Why Sen. Claire McCaskill's Final Effort To Bridge Missouri's Divides Fell Short
Missouri U.S. Sen. Claire McCaskill’s long political career appears to be over, having lost her re-election bid Tuesday night to Republican Attorney General Josh Hawley. McCaskill indicated in recent weeks that, no matter the outcome, this would likely be her last campaign.
She prided herself on reaching out not only to traditionally Democratic constituencies, but also rural areas in a state that has trended far more Republican since she was first elected to the Senate in 2006. But in the end, she got less than 30 percent of the rural vote, even as she won the state’s urban areas by close to 300,000 votes.
“She has stayed true to a certain extent to that moderate stance,” said Robynn Kuhlman, a political science professor at the University of Central Missouri. “Her legacy as a senator, I think, was her ability to work across the aisle, which in the end unfortunately may have tanked this election.”
McCaskill had beaten the odds before, and needed all the help she could get to beat them again in a state where Donald Trump won by 19 percentage points in 2016.
Hawley never failed to remind her of that on the campaign trail.
“Sen. McCaskill hasn’t heard a word that you said to her in 2016,” Hawley said during a rally with Vice President Mike Pence on Nov. 2 — the Friday before the election. “She is opposing President Trump and the agenda you voted for, every step of the way.”
McCaskill often tried to point out where she agreed with the president, issues like border security, while still touting her independence on health care.
“I want to vote on things that will help people in my state,” McCaskill said during an appearance in Kansas City in October. “Sometimes, that means I agree with the President and sometimes that means I stand up to the president and say you’re wrong.”
Walk the lineBut Hawley, the attorney general, proved to be a formidable opponent, relentlessly attacking McCaskill’s voting record in Washington, D.C., as being out of step with Missouri as he campaigned extensively in rural parts of the state. Those criticisms included votes against the Republican tax cuts and Supreme Court justices Neil Gorusch and Brett Kavanaugh.
“The people of this state have noticed, and they want someone who’s going to stand with them and that’s exactly what I’ll do,” Hawley said following a debate at the KMBC-TV studios on Oct. 26.
The station invited voters from across Missouri to be in the audience for the final debate of the campaign. Two brothers, Terry and Ron Herrin, made the 100-mile trip from Trenton in Grundy County.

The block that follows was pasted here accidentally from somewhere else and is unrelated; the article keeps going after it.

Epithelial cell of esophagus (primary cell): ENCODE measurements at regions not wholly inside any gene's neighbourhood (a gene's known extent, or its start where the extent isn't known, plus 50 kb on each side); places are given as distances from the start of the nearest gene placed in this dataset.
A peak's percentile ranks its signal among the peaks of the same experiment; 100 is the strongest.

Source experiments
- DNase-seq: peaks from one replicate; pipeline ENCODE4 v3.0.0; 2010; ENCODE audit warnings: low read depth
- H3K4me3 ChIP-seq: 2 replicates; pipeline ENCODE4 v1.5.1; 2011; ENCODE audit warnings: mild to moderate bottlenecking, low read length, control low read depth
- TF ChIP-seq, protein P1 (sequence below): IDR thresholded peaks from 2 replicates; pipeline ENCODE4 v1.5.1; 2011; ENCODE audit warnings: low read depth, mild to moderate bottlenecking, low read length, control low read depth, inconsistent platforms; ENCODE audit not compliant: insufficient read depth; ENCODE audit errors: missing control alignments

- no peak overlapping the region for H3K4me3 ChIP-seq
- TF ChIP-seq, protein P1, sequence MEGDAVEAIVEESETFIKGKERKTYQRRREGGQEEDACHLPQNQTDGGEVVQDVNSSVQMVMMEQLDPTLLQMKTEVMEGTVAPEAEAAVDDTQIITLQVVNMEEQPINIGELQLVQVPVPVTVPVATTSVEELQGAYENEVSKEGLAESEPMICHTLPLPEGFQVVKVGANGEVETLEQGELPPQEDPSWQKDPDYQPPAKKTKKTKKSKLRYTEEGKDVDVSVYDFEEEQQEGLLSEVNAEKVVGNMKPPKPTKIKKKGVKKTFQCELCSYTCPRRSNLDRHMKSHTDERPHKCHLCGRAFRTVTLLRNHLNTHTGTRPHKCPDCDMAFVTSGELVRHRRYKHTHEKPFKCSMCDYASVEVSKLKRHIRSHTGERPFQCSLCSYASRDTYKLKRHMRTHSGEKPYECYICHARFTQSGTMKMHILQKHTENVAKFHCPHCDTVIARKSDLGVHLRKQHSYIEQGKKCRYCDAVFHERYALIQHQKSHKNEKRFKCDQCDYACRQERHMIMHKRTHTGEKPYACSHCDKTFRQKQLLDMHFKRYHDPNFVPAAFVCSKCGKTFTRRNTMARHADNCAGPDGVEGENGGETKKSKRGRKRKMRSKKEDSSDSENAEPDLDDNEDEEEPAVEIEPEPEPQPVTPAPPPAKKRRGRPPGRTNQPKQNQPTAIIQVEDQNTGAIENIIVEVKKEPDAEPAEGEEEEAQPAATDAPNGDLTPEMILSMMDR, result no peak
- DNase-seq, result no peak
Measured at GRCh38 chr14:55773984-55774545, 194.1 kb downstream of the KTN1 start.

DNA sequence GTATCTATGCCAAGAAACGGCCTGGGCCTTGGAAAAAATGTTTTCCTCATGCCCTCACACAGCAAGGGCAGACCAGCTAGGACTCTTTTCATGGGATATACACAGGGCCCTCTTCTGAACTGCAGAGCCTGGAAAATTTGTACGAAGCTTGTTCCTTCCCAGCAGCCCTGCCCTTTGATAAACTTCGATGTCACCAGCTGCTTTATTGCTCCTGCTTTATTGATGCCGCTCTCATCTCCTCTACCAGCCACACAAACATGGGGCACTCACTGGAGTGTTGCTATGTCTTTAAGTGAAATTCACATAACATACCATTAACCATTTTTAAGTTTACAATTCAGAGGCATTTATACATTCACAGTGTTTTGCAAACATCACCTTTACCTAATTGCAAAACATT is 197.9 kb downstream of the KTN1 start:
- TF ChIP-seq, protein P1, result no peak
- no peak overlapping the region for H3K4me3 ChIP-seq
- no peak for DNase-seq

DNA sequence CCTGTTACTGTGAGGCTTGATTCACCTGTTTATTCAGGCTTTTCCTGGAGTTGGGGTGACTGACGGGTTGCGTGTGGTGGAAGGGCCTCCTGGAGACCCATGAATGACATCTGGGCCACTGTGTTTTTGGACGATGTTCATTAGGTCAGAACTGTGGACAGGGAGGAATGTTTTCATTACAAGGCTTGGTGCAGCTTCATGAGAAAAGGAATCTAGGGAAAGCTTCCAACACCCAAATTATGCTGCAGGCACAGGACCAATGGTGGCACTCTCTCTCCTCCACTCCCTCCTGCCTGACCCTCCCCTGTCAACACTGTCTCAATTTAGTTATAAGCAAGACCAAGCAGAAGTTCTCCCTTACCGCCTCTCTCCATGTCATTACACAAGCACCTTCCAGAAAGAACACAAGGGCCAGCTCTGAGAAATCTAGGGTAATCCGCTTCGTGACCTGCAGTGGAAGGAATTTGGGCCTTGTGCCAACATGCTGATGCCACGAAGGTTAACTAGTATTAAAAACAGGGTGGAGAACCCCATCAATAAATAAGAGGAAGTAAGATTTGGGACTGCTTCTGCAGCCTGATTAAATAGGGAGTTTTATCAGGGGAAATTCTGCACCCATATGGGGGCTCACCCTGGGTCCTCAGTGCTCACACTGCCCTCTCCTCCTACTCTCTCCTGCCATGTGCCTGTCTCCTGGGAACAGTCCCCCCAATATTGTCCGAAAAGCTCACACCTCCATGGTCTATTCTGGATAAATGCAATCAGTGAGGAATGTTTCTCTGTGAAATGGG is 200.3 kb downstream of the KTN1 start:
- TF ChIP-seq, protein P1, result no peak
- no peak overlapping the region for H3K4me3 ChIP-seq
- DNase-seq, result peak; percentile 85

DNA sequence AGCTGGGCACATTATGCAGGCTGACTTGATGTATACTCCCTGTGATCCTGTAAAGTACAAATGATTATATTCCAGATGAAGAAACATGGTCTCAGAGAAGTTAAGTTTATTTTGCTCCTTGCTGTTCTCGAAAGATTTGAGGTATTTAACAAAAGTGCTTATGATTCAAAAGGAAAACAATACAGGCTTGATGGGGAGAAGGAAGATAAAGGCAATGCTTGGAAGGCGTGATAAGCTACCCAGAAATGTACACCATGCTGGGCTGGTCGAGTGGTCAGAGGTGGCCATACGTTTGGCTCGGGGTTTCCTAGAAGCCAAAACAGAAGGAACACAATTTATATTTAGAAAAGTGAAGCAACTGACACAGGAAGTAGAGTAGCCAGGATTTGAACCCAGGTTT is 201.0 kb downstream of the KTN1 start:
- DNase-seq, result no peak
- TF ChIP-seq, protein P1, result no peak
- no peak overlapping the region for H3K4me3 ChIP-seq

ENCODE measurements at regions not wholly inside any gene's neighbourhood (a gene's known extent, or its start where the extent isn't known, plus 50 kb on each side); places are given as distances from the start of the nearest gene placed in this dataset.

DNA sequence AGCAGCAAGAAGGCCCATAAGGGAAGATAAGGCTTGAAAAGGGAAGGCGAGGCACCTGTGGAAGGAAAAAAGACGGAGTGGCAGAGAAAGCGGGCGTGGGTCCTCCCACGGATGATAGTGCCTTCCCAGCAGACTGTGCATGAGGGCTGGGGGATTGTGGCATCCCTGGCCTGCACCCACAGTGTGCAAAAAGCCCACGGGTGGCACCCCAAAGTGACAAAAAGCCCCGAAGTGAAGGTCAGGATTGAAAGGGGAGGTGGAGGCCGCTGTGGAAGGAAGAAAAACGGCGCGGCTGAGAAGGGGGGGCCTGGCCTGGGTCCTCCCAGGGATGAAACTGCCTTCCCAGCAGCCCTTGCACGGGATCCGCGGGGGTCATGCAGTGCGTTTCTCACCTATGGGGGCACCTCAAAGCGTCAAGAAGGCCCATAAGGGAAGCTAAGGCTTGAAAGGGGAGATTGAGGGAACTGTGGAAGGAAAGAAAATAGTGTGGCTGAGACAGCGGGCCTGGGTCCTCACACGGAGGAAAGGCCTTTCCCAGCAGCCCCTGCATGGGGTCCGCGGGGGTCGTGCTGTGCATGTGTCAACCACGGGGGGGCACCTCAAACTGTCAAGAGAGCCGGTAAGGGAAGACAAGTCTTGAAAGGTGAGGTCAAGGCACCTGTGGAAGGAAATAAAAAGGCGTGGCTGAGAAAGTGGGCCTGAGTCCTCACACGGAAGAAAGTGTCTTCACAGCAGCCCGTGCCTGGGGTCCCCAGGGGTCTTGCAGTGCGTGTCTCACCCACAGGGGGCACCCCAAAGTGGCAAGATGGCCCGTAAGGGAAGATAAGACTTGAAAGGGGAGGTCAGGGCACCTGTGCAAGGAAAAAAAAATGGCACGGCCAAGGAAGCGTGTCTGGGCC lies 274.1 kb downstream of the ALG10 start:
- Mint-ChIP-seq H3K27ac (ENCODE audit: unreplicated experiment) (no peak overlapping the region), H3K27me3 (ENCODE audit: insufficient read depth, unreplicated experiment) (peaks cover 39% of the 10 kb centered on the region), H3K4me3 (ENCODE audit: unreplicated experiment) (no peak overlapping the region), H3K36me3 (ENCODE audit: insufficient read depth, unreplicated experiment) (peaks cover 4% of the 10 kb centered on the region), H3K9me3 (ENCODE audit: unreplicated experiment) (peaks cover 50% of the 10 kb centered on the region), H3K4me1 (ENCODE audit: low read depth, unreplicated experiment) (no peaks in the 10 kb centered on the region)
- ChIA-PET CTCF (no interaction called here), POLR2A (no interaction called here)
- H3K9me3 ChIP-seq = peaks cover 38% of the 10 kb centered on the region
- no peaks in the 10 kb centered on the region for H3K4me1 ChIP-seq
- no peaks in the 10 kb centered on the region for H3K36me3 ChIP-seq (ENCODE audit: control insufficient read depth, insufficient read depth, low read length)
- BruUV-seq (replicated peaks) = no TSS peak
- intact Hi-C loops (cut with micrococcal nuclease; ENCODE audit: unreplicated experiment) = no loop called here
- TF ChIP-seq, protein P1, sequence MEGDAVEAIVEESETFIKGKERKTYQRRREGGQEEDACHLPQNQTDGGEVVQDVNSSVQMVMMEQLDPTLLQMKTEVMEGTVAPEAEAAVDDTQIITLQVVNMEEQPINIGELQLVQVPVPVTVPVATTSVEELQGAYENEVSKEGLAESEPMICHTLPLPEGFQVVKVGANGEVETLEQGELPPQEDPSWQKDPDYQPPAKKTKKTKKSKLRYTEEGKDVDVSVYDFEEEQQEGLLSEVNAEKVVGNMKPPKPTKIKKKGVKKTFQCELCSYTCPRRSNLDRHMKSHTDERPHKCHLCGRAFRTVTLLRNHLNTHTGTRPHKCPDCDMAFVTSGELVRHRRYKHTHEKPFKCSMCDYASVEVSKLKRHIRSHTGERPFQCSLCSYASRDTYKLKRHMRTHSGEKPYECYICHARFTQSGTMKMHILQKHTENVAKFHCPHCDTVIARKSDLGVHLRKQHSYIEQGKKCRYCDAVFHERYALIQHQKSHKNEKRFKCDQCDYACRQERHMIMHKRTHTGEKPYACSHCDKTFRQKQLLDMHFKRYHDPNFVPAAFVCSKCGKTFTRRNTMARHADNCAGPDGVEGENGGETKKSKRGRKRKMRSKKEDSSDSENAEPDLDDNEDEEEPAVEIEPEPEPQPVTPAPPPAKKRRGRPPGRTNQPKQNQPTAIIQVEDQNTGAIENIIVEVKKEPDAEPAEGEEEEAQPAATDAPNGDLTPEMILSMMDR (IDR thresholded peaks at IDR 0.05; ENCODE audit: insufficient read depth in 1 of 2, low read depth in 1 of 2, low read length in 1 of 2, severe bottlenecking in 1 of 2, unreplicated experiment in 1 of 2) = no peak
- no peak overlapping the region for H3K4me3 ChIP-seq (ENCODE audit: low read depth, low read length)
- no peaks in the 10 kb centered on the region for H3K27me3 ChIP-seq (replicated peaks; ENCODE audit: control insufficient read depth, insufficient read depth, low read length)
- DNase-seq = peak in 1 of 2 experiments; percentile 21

“We both were factory workers, we both were union leaders in our local plant, so I voted for her every time,” Herrin said of McCaskill.
But the men were considering a change in 2018 despite their reservations with Republicans’ record on health care and Social Security.
“I’ve voted for her several times,” Ron Herrin said. “My biggest thing with her now is the gun control issue.”
It’s these type of voters McCaskill had tried to court ever since her narrow 2004 loss in the Missouri governor’s race to Republican Matt Blunt. Until Tuesday, that was the only race she had ever lost.
University of Missouri-St. Louis political science professor Anita Manion said McCaskill did well in traditionally Democratic areas in 2004, but poorly in rural areas.
“That's when she started really hitting the ground and doing a lot of campaigning and rural areas, tons of town halls, and that was sort of when she turned the corner. And she is known as a really tough campaigner,” Manion said.
The focus on rural voters that helped in the 2006 Senate race did not help in 2018, and some voters felt left behind.
A last stand
In a place where souls are saved, McCaskill made a last stand to save her job.
Supporters packed St. James United Methodist Church in Kansas City on Monday night for a get-out-the-vote rally. It’s the church Democratic U.S. Rep. Emanuel Cleaver once led, before giving way to his son; both were in attendance.
“I just want you all to know, this has been a tough one,” McCaskill said to the crowd. “You’ve lifted me up, you’ve given me fuel. You made me more determined. You have inspired me to work harder, and be stronger.”
McCaskill sought to rally the base of black voters in the final days before the election, after facing months of criticism from some leaders for neglecting their concerns during the campaign.
“I think that black voters and black leaders have said time and time again that we need you to show up, we need you to show up for our people, our communities and for our issues,” said Michele L. Watley, founder of Shirley’s Kitchen Cabinet, a nonprofit that seeks to promote engagement and advocacy among black women. “And I don’t know that we’ve seen that even through this election at the level that it should be, considering her race is so close.”
McCaskill’s efforts to bridge Missouri’s divides came up short. In her concession speech, she looked back at a long career of public service, stretching from her years as a state legislator representing Kansas City’s Brookside neighborhood to a seat on Capitol Hill.
"For decades, I have been blessed to get up every day and work in a challenging and interesting job trying to make things better in people's lives,” McCaskill said.
She noted that she would continue to find ways to help Democrats and serve her beloved state: two things that meant so much to her, but left her frustrated when she needed them most.
KCUR reporter Michelle Tyrene Johnson and editor Erica Hunzinger contributed to this report.
Samuel King is the Missouri government and politics reporter at KCUR 89.3. Follow him on Twitter: @SamuelKingNews
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